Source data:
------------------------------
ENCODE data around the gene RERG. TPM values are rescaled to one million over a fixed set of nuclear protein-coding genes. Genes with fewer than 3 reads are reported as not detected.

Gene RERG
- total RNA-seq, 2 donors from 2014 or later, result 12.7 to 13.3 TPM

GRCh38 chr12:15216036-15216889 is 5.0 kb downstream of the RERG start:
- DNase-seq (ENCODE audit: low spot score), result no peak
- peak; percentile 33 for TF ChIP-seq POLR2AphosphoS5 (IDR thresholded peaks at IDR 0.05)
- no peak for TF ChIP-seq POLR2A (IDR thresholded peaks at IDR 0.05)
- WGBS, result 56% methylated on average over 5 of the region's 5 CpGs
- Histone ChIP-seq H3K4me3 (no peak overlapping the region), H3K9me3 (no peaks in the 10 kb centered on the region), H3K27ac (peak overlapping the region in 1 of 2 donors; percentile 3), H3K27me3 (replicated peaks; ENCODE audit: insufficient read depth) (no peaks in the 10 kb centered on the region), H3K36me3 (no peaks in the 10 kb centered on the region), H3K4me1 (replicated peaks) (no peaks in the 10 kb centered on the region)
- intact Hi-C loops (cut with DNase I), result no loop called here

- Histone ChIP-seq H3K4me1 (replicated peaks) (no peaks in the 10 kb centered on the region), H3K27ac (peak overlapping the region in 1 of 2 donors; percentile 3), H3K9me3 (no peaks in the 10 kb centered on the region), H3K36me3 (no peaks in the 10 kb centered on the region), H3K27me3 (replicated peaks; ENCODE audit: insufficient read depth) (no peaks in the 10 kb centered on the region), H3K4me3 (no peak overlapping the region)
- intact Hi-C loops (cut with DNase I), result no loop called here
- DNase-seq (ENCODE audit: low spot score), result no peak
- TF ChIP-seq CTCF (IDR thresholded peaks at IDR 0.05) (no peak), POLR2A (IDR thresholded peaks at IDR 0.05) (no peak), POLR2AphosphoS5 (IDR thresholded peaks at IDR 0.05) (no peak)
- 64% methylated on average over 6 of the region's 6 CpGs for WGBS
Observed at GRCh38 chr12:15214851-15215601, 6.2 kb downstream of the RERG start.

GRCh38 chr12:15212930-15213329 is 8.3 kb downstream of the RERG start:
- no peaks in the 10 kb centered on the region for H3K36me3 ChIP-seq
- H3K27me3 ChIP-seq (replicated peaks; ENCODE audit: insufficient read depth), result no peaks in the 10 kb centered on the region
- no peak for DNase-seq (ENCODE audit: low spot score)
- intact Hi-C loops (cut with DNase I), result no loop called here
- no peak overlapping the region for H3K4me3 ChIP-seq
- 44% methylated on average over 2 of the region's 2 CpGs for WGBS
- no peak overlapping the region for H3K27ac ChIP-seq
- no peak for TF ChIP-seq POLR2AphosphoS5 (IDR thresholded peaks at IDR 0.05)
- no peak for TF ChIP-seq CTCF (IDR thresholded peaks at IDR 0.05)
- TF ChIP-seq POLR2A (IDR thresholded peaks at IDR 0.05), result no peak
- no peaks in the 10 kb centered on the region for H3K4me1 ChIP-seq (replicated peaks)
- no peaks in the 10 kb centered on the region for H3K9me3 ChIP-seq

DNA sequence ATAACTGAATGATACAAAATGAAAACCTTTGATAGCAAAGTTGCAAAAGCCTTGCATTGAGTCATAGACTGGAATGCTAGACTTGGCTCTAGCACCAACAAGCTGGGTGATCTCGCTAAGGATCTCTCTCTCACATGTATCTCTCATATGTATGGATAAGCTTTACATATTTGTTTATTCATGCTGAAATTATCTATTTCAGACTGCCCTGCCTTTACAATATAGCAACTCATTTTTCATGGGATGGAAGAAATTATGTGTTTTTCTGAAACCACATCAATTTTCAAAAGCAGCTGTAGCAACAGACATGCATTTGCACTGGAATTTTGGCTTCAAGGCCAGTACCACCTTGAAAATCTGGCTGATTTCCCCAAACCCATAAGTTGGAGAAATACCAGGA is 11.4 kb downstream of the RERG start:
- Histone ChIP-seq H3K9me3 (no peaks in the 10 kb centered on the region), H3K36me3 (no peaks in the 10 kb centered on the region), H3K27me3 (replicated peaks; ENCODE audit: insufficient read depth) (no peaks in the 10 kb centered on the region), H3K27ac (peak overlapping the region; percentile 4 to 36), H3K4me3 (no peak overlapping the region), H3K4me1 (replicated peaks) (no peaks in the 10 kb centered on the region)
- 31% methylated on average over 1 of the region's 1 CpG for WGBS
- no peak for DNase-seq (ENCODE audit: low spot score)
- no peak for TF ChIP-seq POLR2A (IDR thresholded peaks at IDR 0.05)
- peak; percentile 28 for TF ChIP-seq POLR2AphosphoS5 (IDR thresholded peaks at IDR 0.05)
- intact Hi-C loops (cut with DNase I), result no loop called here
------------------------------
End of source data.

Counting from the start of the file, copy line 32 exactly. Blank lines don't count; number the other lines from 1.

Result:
- 31% methylated on average over 1 of the region's 1 CpG for WGBS